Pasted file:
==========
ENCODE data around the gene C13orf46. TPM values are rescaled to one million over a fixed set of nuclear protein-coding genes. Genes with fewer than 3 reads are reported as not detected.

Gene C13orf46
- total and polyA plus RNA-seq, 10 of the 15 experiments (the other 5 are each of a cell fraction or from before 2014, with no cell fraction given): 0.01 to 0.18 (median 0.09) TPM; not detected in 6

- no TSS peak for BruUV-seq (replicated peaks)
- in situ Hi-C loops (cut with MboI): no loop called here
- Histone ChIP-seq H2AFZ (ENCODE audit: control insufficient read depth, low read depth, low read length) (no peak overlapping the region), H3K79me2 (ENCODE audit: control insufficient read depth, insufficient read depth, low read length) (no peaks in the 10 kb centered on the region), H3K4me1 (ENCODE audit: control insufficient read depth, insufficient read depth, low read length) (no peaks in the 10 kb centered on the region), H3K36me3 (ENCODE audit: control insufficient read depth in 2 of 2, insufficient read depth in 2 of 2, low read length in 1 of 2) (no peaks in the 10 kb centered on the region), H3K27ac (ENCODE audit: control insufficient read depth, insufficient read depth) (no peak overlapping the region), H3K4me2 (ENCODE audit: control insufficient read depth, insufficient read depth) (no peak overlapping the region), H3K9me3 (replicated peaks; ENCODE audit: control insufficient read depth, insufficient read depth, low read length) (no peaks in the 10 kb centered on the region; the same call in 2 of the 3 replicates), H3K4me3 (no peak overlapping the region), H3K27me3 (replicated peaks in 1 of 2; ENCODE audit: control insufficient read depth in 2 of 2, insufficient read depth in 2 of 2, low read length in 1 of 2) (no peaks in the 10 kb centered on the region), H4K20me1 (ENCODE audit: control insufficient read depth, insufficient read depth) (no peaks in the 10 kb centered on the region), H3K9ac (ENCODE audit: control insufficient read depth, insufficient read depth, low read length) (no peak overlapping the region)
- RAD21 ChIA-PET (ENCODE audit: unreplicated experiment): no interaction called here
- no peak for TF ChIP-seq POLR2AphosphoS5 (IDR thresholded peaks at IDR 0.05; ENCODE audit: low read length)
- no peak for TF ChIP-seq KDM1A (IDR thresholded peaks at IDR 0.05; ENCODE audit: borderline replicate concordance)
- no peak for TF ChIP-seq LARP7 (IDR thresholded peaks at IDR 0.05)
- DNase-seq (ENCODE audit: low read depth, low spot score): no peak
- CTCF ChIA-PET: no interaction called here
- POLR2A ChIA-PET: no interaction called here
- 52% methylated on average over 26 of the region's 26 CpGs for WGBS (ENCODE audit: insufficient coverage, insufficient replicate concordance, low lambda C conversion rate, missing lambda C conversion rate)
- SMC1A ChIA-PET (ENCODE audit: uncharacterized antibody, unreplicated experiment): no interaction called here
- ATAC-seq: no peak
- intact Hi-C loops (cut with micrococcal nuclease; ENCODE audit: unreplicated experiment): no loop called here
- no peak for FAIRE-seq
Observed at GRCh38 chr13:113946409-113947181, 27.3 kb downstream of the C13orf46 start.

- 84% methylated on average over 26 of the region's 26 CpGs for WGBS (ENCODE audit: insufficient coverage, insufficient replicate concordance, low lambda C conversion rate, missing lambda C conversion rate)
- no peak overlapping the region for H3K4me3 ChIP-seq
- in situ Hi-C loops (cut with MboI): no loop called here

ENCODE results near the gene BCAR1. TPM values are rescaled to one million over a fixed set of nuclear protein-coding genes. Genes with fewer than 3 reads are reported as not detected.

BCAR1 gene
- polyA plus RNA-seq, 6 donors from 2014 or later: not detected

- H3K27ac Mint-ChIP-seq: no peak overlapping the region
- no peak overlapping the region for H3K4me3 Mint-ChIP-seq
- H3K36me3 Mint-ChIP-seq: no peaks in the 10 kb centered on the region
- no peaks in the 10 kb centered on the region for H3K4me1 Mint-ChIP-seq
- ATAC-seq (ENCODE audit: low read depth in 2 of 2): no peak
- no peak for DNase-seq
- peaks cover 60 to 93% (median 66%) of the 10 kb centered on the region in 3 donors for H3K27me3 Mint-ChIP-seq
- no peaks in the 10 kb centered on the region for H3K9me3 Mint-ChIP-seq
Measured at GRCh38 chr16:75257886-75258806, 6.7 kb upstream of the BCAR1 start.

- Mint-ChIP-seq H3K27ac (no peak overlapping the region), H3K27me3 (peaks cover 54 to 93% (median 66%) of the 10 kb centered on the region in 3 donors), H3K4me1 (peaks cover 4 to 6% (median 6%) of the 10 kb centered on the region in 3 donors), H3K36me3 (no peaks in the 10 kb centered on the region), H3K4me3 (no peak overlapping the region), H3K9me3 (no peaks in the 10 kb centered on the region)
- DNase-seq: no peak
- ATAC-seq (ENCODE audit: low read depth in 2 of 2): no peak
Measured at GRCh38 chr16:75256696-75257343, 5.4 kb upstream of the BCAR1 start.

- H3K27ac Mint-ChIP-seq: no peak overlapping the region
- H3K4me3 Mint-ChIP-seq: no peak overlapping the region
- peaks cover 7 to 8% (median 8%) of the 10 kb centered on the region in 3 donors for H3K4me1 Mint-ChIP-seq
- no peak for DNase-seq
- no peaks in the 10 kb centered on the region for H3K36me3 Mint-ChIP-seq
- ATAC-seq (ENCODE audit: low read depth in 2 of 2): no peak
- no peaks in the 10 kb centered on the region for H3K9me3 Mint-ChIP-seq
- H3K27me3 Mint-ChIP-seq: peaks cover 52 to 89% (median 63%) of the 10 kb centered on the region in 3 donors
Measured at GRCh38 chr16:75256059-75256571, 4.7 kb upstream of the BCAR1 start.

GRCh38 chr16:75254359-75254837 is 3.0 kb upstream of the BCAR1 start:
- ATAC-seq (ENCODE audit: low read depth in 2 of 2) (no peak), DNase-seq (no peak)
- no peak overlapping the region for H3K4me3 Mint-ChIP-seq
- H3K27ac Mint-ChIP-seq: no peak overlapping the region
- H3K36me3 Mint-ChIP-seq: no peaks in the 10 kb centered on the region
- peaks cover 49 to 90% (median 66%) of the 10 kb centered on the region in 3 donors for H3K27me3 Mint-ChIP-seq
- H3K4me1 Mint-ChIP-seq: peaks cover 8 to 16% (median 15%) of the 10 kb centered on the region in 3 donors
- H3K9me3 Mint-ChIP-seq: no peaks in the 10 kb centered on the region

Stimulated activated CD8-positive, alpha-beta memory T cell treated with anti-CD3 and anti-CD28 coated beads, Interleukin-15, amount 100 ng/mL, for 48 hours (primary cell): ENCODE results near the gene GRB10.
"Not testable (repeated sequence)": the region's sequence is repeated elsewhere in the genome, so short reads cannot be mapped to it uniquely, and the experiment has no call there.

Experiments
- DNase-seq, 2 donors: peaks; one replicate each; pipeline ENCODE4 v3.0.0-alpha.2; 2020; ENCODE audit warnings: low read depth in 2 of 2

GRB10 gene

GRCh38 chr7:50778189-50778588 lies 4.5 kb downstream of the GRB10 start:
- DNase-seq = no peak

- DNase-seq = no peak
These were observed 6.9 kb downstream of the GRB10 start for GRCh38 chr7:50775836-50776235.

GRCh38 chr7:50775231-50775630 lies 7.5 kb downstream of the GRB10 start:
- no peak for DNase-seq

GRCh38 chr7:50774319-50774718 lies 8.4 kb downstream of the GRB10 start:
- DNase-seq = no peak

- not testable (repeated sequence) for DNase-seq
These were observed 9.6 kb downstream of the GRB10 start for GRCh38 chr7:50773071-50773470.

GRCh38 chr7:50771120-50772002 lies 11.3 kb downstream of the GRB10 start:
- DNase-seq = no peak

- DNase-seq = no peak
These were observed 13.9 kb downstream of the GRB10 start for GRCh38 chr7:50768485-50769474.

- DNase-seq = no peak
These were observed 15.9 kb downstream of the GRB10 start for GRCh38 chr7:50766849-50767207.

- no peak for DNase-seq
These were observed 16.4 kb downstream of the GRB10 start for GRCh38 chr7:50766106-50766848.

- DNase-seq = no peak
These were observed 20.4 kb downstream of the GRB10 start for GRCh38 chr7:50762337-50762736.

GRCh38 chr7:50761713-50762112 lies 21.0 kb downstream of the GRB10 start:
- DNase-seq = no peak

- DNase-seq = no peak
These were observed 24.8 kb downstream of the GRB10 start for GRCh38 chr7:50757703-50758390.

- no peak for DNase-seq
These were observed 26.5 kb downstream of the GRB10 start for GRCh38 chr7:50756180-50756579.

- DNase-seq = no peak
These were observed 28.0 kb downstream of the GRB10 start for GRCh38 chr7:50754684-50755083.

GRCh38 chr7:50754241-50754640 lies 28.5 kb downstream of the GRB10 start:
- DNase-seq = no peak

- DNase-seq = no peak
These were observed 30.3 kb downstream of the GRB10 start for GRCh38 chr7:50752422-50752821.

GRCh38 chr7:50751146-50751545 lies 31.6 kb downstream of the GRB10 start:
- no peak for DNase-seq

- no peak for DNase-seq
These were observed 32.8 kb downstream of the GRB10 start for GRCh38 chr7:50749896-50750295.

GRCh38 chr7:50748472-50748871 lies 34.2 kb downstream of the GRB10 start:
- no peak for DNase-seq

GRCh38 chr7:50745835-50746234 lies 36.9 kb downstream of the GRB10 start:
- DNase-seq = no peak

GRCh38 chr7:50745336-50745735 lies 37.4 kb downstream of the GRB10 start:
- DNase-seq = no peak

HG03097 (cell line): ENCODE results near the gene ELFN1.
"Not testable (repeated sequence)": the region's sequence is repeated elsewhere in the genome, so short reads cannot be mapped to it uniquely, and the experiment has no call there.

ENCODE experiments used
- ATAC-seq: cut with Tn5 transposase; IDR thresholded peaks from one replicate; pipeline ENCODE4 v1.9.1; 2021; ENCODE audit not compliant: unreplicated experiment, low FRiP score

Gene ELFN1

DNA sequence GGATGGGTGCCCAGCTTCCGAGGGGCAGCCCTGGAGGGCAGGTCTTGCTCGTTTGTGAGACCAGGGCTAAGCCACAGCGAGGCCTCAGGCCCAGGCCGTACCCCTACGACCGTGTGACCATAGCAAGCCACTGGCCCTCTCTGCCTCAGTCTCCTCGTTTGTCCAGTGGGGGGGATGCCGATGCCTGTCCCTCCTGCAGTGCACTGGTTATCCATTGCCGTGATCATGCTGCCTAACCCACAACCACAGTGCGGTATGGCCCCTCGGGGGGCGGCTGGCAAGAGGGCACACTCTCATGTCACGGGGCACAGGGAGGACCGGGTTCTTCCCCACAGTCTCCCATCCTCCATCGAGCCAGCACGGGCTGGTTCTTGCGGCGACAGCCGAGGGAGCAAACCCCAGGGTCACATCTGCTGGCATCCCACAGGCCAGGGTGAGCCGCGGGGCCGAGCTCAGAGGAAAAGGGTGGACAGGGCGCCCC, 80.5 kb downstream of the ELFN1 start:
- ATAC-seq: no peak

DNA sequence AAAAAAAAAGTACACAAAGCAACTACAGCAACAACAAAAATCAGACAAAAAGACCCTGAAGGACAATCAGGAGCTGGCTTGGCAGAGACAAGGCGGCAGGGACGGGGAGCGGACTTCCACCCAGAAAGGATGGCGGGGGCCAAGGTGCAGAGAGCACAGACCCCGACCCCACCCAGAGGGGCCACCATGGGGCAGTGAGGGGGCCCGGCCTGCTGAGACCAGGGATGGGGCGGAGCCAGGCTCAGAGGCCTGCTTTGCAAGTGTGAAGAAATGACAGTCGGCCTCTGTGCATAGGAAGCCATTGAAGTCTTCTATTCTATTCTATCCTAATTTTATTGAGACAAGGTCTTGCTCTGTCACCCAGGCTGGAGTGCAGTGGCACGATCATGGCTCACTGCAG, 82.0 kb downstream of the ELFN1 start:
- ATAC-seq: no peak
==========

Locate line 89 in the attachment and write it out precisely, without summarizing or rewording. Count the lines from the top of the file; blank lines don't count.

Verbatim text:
GRCh38 chr7:50754241-50754640 lies 28.5 kb downstream of the GRB10 start: